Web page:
Saturday, July 26, 2014

Lee Doyle, Jeweler

about 1948
My father took a correspondence course to learn watch and clock repair.  Then he hung out his shingle and took in business.

He set up shop at a desk in a small room adjoining both our living room and kitchen.  People came with their watches and clocks in hand, knocked on our front door, and were invited in.  When Dad was home and working at the desk, they were ushered into that room.  Otherwise, we wrote a tag with their name and phone number, attached it to the watch or clock, and Dad took care of it later.

Sometimes people called to make appointments or to be sure we were home; other times they took a chance, possibly on their way to other errands, and just appeared at our door.

The sign I most remember (above) hung on the side of our porch.  It was easy to see during the day and electric bulbs inside made it easy to see at night, too.  The switch to turn it on was inside our house. 

Dad added this second sign, left and below, later.  It was fixed to the top of a pole at the corner of our street and Main Street directing people eastward down Furnace Street.  Because our first house was the first on the street  it was easy to see the second sign on the side of our porch.










My father must have taken this sign down shortly before this photo was taken in the summer of 1964.  Dad continued to work on watches and clocks for another 15 years or so but eventually stopped taking in repair work.

These signs were certainly painted by hand because they were one of a kind.  I don't know what happened to them but I wish one or both had been saved.  You know how it is with large items, time, and space, though.  There are things we think would be wonderful to have in 50 years but who has space to store them, and who wants to transport them through several moves, especially when 50 years seems such a very long time and we don't have an immediate use for them or place to store them.  I wonder how many wonderful, old family items went by the wayside for those very reasons.

Observations about the photos
As I was typing this post I was thinking how awful it would be to have misspellings on a sign.  Then the spelling of "jewelery" in the top photo caught my eye.  I suppose I've looked at that photo dozens of times but now is the first time I realized that "jewelery" is misspelled.  The American spelling is "jewelry;" the British is "jewellery."  I'll never know if Dad wrote out the words and gave them to the sign painter or if he dictated the words and the sign painter wrote them.  (Was it possible to have an illiterate sign painter?)  I wonder how many people noticed the misspelling through the years.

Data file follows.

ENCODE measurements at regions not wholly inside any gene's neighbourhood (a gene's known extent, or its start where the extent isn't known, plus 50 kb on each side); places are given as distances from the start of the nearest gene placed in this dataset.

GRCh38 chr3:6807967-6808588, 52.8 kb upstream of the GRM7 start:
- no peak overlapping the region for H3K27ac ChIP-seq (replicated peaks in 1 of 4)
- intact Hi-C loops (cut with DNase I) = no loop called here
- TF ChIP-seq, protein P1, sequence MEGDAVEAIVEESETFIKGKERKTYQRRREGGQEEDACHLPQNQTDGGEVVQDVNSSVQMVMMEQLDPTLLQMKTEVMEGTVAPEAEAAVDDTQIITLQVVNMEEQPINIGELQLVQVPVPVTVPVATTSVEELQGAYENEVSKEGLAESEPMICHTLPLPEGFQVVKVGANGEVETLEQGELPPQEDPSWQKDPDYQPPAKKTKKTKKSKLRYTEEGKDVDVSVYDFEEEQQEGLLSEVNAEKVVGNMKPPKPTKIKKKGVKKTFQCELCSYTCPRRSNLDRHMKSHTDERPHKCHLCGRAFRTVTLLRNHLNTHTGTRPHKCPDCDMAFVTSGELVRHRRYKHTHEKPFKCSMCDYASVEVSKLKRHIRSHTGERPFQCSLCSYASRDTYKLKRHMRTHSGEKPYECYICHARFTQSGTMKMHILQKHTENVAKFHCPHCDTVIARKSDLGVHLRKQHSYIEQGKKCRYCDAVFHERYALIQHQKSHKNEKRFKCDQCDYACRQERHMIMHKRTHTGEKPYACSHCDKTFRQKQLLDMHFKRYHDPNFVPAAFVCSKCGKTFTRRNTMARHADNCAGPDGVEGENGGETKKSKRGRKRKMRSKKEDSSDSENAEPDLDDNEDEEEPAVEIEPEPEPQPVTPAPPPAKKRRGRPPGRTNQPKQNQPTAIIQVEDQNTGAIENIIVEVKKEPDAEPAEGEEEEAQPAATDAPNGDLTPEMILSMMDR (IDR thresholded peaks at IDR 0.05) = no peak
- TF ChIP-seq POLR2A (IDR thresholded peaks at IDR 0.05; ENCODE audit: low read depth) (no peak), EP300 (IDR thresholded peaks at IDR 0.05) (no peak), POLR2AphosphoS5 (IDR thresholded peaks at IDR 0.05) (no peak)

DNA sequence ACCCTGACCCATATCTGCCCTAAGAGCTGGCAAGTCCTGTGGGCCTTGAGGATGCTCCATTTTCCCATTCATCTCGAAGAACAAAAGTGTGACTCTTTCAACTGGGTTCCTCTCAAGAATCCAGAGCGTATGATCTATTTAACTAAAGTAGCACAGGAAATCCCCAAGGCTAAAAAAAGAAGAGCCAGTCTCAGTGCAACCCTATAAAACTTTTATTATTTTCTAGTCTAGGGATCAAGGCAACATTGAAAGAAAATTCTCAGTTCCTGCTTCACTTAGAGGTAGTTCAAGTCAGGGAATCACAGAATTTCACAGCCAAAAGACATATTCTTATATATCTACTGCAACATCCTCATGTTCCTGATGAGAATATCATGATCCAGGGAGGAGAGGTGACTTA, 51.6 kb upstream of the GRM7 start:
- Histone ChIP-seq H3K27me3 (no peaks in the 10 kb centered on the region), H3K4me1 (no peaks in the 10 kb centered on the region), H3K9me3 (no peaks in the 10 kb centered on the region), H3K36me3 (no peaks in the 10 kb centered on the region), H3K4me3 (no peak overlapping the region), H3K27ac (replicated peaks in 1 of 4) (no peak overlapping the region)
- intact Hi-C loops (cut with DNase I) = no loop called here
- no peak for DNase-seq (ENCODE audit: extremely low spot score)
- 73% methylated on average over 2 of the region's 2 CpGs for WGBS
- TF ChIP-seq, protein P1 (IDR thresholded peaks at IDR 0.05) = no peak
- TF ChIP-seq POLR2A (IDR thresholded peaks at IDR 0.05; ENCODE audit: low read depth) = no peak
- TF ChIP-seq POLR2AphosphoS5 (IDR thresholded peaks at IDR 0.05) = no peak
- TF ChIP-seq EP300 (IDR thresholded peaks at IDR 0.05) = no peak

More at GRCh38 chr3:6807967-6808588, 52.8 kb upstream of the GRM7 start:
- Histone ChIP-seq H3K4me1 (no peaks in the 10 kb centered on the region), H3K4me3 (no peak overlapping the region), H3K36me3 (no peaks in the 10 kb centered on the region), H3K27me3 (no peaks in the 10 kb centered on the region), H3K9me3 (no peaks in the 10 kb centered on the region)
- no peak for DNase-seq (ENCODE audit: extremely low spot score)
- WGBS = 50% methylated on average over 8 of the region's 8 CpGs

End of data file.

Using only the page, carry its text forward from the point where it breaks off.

In the top photo I see the handlebars of the trike that's next to my sister.  It would have been a hard pedal to get it there since there was only grass and no sidewalk.  On the far right I noticed the car parked on the street.  It almost looks like a convertible.

The porch on our house faced south with two maples standing in front.  It was a wonderful refuge during a thunderstorm.  We could sit on the porch, dry and safe, and watch the clouds, rain, and lightening.  It was one of my favorite places in our house in the summer.

Looking at the second photo reminds me of the double doors that opened out.  We propped them to stay open and padlocked them to stay closed.  The garage had had an addition, before my time, I think, because I don't remember it being built.  The garage may have been built when cars were shorter and needed more length for modern cars.  Or it's possible that my dad wanted to add some workspace and extended the garage so he could put a workbench at the closed end.  This garage was torn down not too long after this photo was taken and a two-and-a-half-car garage was built in its place.

To see more signs head over to Sepia Saturday 238.

--Nancy.